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Health Center implements digital X-ray

Shanna Rock
Shanna Rock, Southern Ute Health Center radiology and x-ray technician, demonstrates the new and improved digital x-ray that the clinic has available for patients.
Photo Credit: Damon Toledo | The Southern Ute Drum

Digital X-ray technology has come to the Southern Ute Health Center, making available next-day readings that previously took three or four weeks to complete.

The new process does away with processing and reading of film images in the same way consumer cameras did away with rolls of film a decade ago, said Dr. Michael Torres, interim chief medical officer. Now, the new equipment takes digital images that are then made available via software for radiologists to read instantly, he said.

“This is a tremendous improvement,” Torres said. “We’re getting readings much faster than before.”

Under the previous arrangement, a local radiologist would pick up films from the clinic and typically return readings several weeks after the images were made. If the clinic needed an immediate reading, an employee would drive the film to Mercy Regional Medical Center and the tribe would pay a premium for the service, Torres said.

The new process not only works much faster – it’s also less expensive, Torres said. The tribe has signed a contract with Tulsa, Okla.-based Diagnostic Imaging Associates Inc., which employs more than 30 board-certified radiologists, to do the readings overnight at a rate less than what it had paid before. If the clinic needs a reading sooner, a staffer can also send an image directly to DIA and request an immediate response.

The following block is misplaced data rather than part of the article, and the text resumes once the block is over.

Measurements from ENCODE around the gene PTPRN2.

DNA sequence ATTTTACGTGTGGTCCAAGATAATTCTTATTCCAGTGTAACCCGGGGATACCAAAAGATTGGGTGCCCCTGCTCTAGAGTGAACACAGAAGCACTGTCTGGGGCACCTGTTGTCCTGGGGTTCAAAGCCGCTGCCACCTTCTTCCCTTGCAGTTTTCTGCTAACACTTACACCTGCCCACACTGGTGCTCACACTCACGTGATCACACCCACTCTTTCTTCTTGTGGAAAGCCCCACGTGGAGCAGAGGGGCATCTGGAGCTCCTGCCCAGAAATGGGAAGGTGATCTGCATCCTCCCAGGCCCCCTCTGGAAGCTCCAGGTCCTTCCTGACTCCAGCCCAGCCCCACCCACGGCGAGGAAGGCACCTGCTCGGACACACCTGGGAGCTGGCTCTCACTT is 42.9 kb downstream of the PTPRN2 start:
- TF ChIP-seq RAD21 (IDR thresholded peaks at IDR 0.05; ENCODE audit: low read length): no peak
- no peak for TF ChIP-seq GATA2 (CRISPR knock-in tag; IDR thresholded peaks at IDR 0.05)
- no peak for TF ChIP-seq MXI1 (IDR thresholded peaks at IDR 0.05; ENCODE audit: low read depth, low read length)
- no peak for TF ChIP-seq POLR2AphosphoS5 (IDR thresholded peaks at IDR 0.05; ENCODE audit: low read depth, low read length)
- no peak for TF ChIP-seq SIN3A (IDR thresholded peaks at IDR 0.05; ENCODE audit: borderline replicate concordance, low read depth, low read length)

Health Center patients can expect the same experience as before when being imaged, Torres said.

“The patient doesn’t know the difference; we do,” he said.

As an added benefit, he said, those reading the images can manipulate them in ways impossible using film. Imagine all the changes you can make to your personal digital photos that you couldn’t make with a film camera: Those are the things your doctor can now do with your medical images, Torres said.

“You can get rid of artifacts, increase or decrease the contrast, increase or decrease the brightness,” he said, adding that such simple tweaks can help doctors determine, for instance, the depth of a problem spot within the body.

Other benefits to the new way of doing things: certain imaging procedures use just half of the radiation they previously did, the Health Center no longer has to store hazardous chemicals for developing film and cleaning the equipment, and the images themselves are secured on tribal servers and only shared on a limited basis with authorized personnel.

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